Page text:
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so I was trying to implement the Sample Pearson Correlation Coefficient in PHP:

(go to http://en.wikipedia.org/wiki/Pearson_correlation_coefficient and search for "Alternative formulae for the sample Pearson correlation coefficient are also available" for the specific formula I was trying to implement)

   $sum = 0;
   $TF1 = 0;
   $TF2 = 0;
   $wSquare1 = 0;
   $wSquare2 = 0;
   $m = sizeof($sample);
   foreach($sample as $x){
         $obj1[$x]['count'] = 0;
         $obj2[$x]['count'] = 0;
      $sum += $obj1[$x]['count'] * $obj2[$x]['count'];
      $TF1 += $obj1[$x]['count'];
      $TF2 += $obj2[$x]['count'];
      $wSquare1 += $obj1[$x]['count']^2;
      $wSquare2 += $obj2[$x]['count']^2;
   $numer = $sum * $m - $TF1 * $TF2;
   $denom_left = $m*$wSquare1 - $TF1^2;
   $denom_right = $m*$wSquare2 - $TF2^2;
   $denom = sqrt($denom_left) * sqrt($denom_right);
   $pears = $numer / $denom;
   return $pears;

but then sometimes my code would return a value that is greater than 1 while PCC is not supposed to exceed 1....

am I doing something wrong?

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Your code misses the example data and you should name with which of those it fails. Perhaps you should write a unit-test for that function first? Or is stackoverflow your unit-testing? :) –  hakre Sep 16 '11 at 6:12
the example data is rather large to put in here...and I'm trying to see if my implementation of the mathematics is correct so that I can focus on figuring out the data rather than the mathematics –  kamikaze_pilot Sep 16 '11 at 6:22
Well, make it available on github or alike and add unittests with the testdata. Then share the link. –  hakre Sep 16 '11 at 6:25
just check the mathematics. don't worry about the data –  kamikaze_pilot Sep 16 '11 at 6:26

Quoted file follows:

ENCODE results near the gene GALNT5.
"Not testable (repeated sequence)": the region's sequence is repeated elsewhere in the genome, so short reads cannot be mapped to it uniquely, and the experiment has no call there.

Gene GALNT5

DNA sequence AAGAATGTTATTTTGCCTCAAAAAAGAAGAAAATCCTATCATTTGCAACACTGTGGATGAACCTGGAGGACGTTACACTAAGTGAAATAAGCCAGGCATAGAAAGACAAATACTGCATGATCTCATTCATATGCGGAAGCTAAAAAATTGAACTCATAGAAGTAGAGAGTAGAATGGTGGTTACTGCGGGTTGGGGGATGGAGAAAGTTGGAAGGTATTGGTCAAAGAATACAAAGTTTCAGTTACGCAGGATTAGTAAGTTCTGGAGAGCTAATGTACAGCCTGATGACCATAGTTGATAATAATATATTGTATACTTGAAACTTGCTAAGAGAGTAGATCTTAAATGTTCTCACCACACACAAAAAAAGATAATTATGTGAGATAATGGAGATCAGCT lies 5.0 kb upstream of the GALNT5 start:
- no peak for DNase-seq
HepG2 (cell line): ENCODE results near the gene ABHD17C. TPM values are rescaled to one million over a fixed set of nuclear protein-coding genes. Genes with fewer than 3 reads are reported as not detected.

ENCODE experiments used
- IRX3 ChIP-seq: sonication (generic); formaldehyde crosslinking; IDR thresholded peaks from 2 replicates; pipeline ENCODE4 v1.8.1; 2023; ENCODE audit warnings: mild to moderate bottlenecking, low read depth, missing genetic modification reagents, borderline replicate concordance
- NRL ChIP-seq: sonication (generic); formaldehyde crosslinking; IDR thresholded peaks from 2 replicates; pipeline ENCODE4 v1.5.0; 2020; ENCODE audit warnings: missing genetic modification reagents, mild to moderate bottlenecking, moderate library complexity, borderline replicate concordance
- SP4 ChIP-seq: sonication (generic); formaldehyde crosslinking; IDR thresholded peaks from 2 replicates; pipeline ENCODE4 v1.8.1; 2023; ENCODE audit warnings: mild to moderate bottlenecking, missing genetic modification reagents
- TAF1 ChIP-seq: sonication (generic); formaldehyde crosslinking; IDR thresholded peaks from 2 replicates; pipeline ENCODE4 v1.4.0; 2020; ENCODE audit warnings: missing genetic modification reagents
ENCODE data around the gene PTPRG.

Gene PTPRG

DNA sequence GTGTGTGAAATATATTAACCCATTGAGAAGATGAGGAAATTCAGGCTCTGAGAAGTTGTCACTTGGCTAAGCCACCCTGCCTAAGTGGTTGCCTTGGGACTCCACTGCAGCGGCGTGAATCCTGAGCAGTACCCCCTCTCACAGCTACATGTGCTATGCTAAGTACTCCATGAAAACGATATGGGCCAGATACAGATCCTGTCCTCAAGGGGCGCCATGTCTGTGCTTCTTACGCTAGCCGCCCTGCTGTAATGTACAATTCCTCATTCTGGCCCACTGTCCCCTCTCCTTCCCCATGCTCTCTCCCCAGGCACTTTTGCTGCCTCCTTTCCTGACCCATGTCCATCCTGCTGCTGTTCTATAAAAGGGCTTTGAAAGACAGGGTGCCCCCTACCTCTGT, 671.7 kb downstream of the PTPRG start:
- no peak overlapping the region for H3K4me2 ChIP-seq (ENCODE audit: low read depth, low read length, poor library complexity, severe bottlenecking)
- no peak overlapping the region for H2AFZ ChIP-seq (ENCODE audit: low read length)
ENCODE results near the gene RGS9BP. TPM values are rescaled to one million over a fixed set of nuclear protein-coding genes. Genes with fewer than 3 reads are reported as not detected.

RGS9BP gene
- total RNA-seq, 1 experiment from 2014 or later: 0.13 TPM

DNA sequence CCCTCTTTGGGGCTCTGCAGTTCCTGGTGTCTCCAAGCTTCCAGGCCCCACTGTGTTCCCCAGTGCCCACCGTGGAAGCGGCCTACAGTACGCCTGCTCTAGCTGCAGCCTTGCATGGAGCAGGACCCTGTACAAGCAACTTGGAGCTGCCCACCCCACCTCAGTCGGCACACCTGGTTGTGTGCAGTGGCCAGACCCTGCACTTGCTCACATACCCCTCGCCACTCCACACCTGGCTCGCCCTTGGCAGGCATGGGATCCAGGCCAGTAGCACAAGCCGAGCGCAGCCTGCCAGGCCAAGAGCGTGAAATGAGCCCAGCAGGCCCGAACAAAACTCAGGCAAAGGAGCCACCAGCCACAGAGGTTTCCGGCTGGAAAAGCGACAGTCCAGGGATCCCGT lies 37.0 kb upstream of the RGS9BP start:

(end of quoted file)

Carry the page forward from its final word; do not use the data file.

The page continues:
Possible duplicate of: Pearson correlation in PHP –  hakre Sep 16 '11 at 10:03

1 Answer 1

up vote 5 down vote accepted

I haven’t fully checked your math, but one thing that popped out to me was $TF1^2 and $obj1[$x]['count']^2. They’re using the bitwise XOR operator.

I believe you want pow($TF1, 2) and pow($obj1[$x]['count'], 2)

alternatively: $TF1 * $TF1 and $obj1[$x]['count'] * $obj1[$x]['count']

It’s a common mistake.

Also be aware of the disclaimer from the article:

The above formula suggests a convenient single-pass algorithm for calculating sample correlations, but, depending on the numbers involved, it can sometimes be numerically unstable.

share|improve this answer
or just simply $TF1*$TF1 –  Karoly Horvath Sep 16 '11 at 9:41
@yi_H: Good point! That would avoid a function call. I guess it only matters if you're micro-optimizing. :) –  Herbert Sep 16 '11 at 10:07
I tried to optimize it for readability it looks a bit better with simple expressions :) –  Karoly Horvath Sep 16 '11 at 10:59
@yi_H: touché :). In any case, now the OP is aware of the pow() function: lest we end up with $TF1*$TF1*$TF1*$TF1*$TF1*$TF1. :-) –  Herbert Sep 16 '11 at 11:10
dude you are freakin awesome.....can't thank you enough –  kamikaze_pilot Sep 17 '11 at 3:32

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